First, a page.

I wrote this a few years ago. It was originally published in the WCDR Wordweaver Newsletter. I think it’s a good reminder for writers everywhere…
Filling Your Writerly Toolbox
Wouldn’t it be wonderful if the writer’s toolbox could include such a thing as a hammer! We could smash those uncooperative words to bits and smithereens whenever they decide not to mold to the articulations of our wandering thoughts. Sadly, this is not a very helpful tool to the creative force behind writing. We would tend to think of the hammer as Home Depot’s answer to that nagging internal editor… not very practical when creating. Perhaps we should leave it where it belongs… in the editor’s toolbox. They are more apt to use it with the care, precision and respect the weapon, er, tool demands.
What the writer should be able to find in their toolbox are flowers. And trees. And memories. And people. And voices. And birds. We should be able to open that box every day and walk into another world. Picture Narnia without the bulky wardrobe, Neverland without the hassle of learning the leap of faith needed to fly or even Wonderland without the bumps and scrapes accumulated from the fall that takes you there. We should be able to open our toolboxes and look in, reach in and grab out imagination itself. Whether we crack it open for a creative session of poetry or to write the latest freelance article on sleep apnea, we should be able to find helpful gadgets inside that will help us reach our eventual goal.
Writers should realize that the world around them is their toolbox. They should remember to take long walks in conservation areas, memorizing the texture of bark and the names of plants, trees and flowers. (Or even the taste and grit of dirt on their tongues, if they are so inclined.) They should sit on benches in malls and stare into the faces of strangers. They should collect scars, hairstyles and peculiarities from these people… write them down in notepads for future use. They should be in the business of accumulation, swallowing whole the world around them and spewing it back into their neat little toolbox for future excavations into the world of words.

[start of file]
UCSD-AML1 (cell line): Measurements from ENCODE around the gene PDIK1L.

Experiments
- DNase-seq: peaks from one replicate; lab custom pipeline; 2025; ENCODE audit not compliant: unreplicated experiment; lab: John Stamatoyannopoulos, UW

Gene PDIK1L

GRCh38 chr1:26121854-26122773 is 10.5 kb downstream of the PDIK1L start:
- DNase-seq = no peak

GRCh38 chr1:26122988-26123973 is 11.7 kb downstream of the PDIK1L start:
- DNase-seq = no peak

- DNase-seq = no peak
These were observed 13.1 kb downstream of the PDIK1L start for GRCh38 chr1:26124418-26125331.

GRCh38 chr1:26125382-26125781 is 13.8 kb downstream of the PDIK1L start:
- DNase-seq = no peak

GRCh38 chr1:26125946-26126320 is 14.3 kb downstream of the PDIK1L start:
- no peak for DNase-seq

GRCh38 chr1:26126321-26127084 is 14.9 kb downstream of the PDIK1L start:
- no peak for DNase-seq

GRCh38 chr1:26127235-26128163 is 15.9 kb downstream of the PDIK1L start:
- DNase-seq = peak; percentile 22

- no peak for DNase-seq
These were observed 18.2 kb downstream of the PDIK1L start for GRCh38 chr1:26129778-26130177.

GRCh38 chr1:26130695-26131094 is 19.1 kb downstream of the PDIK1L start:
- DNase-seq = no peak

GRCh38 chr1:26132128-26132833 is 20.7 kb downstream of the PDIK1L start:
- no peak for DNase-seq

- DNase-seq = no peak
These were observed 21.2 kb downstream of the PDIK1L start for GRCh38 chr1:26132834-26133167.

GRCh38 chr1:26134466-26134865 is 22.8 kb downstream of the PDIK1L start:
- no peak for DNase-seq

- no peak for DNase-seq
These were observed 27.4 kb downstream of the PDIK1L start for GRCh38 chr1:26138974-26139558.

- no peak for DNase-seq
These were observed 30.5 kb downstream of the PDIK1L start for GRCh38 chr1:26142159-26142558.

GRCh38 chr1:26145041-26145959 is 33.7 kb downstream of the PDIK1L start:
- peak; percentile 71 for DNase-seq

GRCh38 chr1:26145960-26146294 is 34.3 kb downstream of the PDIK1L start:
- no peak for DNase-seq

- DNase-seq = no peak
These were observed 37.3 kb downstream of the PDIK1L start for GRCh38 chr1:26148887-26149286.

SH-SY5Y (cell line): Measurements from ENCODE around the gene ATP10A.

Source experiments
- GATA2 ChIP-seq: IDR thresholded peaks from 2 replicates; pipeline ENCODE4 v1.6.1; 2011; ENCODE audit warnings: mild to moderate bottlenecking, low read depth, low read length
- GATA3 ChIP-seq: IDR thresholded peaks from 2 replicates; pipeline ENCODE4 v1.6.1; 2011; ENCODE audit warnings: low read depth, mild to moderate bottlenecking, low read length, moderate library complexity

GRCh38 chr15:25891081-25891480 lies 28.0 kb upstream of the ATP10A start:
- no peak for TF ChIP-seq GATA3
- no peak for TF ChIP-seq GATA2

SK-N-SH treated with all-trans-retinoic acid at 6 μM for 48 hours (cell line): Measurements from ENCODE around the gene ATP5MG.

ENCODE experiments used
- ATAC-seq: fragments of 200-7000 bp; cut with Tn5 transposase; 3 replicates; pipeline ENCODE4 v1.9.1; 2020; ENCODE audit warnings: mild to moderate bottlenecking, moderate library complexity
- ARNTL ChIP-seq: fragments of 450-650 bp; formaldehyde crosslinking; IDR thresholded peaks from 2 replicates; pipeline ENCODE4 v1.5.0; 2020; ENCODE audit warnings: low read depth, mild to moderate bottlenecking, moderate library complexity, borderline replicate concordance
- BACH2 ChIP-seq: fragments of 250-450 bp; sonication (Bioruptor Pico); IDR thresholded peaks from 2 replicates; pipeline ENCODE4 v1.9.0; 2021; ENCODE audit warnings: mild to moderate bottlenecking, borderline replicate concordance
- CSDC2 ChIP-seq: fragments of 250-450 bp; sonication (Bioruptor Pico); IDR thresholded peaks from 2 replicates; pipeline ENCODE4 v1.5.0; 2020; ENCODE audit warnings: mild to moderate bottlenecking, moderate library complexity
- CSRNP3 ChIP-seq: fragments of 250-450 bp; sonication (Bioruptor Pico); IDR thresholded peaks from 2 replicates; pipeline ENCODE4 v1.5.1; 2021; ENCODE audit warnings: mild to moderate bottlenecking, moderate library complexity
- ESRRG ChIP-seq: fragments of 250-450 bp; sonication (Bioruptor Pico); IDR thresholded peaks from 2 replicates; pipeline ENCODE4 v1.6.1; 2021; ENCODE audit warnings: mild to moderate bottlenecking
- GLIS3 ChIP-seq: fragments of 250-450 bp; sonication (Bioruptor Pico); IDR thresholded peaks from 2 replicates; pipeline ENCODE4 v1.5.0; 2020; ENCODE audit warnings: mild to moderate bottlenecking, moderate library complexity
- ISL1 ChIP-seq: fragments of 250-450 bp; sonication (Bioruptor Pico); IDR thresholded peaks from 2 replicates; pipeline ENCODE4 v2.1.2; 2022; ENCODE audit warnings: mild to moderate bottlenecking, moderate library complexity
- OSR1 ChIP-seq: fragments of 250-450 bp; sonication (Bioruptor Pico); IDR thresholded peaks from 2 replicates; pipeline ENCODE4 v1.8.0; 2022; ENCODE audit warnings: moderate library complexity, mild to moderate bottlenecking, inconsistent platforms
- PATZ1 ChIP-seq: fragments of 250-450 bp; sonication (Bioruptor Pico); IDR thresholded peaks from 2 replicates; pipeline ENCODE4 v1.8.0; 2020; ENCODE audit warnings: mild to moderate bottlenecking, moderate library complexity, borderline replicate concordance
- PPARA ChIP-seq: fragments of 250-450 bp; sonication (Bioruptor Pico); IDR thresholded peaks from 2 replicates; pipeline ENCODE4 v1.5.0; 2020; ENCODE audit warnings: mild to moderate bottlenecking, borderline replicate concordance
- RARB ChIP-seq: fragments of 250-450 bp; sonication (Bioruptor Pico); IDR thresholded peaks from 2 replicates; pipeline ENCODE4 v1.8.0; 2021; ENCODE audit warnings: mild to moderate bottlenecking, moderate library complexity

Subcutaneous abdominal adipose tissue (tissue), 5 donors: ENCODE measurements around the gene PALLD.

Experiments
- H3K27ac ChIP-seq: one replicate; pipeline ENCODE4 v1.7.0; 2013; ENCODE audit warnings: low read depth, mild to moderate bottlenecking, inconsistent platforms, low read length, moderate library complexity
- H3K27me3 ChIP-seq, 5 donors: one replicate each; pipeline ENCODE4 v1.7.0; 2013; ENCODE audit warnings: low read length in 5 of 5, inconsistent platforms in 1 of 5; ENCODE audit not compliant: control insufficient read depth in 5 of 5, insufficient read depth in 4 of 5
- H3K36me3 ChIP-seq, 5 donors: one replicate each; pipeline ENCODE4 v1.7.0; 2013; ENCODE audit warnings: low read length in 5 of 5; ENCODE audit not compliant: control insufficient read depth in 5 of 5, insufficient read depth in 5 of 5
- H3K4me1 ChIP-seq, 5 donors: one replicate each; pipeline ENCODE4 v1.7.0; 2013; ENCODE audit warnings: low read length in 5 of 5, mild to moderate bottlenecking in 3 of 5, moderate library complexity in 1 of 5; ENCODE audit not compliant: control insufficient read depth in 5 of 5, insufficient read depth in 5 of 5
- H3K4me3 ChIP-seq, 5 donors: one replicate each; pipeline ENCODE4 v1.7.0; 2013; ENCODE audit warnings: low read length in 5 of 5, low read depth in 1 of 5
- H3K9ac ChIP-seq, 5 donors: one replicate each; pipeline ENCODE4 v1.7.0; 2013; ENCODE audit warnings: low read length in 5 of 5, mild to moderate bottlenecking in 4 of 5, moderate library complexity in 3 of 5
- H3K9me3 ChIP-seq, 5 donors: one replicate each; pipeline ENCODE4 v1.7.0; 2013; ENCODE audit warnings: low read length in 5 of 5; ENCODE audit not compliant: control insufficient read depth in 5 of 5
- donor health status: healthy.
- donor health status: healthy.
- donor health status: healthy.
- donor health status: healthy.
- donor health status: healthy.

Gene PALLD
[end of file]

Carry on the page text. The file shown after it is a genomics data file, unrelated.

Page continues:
Alongside daisies, alders and people–pictures that can be freely amassed–writers should also find at least one dictionary and an accompanying thesaurus. (We are never too old to learn new words and strengthen our vocabularies.) Leaning against their collected sounds of the ocean, and insects and wind, they should find a good reliable style guide. These things help to curb our tendencies to ramble, suggest to us the best possible way to present our thoughts. These are all good things, just as necessary to the process of writing as jumping off the edges of our imaginations to discover other more tantalizing worlds than our own.
Whatever you choose to arm your own toolbox with, you should make sure it contains a healthy balance. It should be two parts imagination, one-part reference books and maybe even one-part bravado… borrowed or genuine. If this is not enough, if capturing the world and squeezing it into the small confines of an imaginary toolbox is not quite enough to get you to where you need to go…take courses. Attend workshops in the areas that interest you. Never forget to squeeze mentors and teachers into that bustling box. Never underestimate the amount you still need to learn to improve upon what you already know about this thing called writing… this beautiful gift that is yours for the taking. Cultivating your gift with a well-stocked toolbox is the only way to show it the respect it deserves.